Children and young people must be heard, be respected, and be free to explore their identities without fear of prejudice or discrimination. We trust teachers to support them in ways that best meet their needs, and we know that teachers do an incredible job offering empathic support in all areas of children and young people’s lives, whether that be related to their identity, home life or any other challenges they may face.
These principles are in line with UNCRC Article 12 - Respect for the views of the child which states: “Every child has the right to express their views, feelings and wishes in all matters affecting them, and to have their views considered and taken seriously. This right applies at all times, for example during immigration proceedings, housing decisions or the child’s day-to-day home life”
Feedback from our Schools Work:
"I just wanted to say that I thought the talk today was amazing. I already knew most of what he was saying and talking about, but I know lots of people at Lancing didn’t. He covered so many important points in such an effective way and in such a short space of time. I thought covering misconceptions about choices and bisexuality were done really well, and so crucial to people’s understanding of the LGBT+ world. I’ve already had people say to me that they didn’t realise what it was like to be LGBT+ and that the talk has actually taught them a lot."
Year 11 Student, Lancing College
"The workshop was so concise and aimed appropriately at the children who were in the group whilst allowing the children time to think about their own feelings & the opportunity to ask questions"
Year 6 teacher, White Meadows Primary School
"I was so impressed by the way you created such a safe learning environment; enabled the children to explore key learning about difference; identity and LGBT identity and prejudice as well as challenging assumptions and sharing personal experiences so meaningfully. It was a privilege to be a part of this learning"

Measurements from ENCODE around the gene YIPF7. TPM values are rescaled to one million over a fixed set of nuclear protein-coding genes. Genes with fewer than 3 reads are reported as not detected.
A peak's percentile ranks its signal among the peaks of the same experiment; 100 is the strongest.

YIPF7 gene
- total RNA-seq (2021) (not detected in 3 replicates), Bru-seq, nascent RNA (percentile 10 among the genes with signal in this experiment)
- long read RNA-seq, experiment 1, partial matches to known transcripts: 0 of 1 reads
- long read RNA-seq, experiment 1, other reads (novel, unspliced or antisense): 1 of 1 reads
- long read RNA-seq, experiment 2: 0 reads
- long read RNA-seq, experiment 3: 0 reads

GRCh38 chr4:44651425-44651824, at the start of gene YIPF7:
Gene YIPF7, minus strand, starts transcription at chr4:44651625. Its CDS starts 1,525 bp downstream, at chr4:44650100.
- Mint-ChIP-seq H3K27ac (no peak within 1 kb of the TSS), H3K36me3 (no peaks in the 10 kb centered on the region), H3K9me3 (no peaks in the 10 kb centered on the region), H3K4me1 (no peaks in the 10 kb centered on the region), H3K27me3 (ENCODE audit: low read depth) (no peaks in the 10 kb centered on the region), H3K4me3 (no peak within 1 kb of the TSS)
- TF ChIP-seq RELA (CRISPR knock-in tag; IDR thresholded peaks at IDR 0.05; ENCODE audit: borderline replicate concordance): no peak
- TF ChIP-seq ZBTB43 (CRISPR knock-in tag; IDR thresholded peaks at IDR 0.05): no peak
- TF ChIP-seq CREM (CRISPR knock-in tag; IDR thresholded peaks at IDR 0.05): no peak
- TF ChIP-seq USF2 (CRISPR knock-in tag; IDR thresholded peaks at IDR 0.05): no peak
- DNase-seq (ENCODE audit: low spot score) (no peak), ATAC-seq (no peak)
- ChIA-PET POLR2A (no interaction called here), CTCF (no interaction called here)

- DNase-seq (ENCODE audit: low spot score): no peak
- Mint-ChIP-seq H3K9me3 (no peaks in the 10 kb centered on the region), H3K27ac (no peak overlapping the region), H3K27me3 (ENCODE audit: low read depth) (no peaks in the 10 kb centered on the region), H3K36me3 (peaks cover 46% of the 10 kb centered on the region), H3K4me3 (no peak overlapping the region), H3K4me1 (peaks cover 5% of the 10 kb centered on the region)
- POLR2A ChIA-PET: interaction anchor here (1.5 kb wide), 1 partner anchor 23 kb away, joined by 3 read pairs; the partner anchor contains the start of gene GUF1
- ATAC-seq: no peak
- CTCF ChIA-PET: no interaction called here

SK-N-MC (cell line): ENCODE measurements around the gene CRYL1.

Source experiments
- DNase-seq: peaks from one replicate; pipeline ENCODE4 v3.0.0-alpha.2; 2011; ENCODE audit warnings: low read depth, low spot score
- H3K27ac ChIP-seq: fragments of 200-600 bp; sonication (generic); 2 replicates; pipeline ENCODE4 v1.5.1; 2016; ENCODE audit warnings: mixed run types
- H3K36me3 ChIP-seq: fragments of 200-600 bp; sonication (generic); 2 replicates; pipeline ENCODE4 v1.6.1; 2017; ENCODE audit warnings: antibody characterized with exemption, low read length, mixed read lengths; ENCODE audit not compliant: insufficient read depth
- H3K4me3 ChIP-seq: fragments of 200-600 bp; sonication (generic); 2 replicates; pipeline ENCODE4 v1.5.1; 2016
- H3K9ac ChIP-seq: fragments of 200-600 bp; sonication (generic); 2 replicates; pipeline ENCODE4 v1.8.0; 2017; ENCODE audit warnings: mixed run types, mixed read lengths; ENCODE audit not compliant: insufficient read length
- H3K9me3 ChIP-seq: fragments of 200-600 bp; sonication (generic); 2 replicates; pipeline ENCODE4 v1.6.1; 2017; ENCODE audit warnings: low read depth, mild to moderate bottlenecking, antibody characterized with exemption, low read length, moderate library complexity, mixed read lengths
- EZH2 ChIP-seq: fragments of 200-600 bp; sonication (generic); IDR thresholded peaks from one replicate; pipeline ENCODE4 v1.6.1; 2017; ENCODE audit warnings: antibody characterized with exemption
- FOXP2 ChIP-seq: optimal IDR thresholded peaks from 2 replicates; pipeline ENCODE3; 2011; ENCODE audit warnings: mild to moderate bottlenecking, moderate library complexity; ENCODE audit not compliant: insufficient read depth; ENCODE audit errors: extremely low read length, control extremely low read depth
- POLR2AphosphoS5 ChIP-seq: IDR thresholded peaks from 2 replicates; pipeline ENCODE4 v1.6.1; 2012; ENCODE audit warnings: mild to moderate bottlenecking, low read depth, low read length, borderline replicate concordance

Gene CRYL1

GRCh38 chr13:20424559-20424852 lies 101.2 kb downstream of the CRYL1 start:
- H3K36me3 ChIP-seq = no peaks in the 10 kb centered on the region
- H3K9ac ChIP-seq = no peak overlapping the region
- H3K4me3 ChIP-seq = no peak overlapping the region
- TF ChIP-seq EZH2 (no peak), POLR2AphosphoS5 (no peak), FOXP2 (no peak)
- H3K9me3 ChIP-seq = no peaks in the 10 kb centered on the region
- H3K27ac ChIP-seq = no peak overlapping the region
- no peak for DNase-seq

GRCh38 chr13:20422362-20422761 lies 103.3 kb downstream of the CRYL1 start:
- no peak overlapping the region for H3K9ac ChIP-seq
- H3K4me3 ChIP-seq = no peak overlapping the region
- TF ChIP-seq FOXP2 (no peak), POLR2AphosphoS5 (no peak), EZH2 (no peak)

Year 6 teacher - St Luke’s Primary
The Allsorts' team has always enabled the LGBTU young people at Longhill to feel empowered, safe and valued. Their individual and group actions have benefited the whole of the school’s community, not just in terms of their invaluable one to one and small group support, but also in terms of every year 7 students access to the annual 'LGBTU Awareness' days; whole staff training; the completion of The Rainbow Flag Award as well as the tools to start and support offered to continue students and staff LGBTU Allies groups.”
Head of PSHE, Longhill School
"Allsorts is a truly outstanding organisation in every sense. Their pioneering staff have sensitively and skilfully reached out to schools and the local communities over the last 20 years and are making a tangible difference in shaping attitudes towards the LGBTQ community. People in schools now talk openly about LGBTQ issues and 20 years ago they did not. At Roedean we are immensely proud to support the Allsorts mission to make Brighton and Hove a community where all LGBTQ young people can feel safe, valued and accepted."
Senior Deputy Head: Pastoral, Roedean School
For more than 20 years, Allsorts has been successfully and collaboratively working with local authorities, schools, colleges and universities to ensure children and young people have access to information and teaching about the diverse society they are part of, with a particular emphasis on understanding diverse gender identities and sexual orientations.
We have also provided emotional support to children and young people who have faced difficulties and challenges relating to their gender identity and sexual orientation, and trained education professionals, equipping them with the knowledge, skills and confidence to better support these children and young people.
Contact our trainer to enquire about Allsorts Schools Services here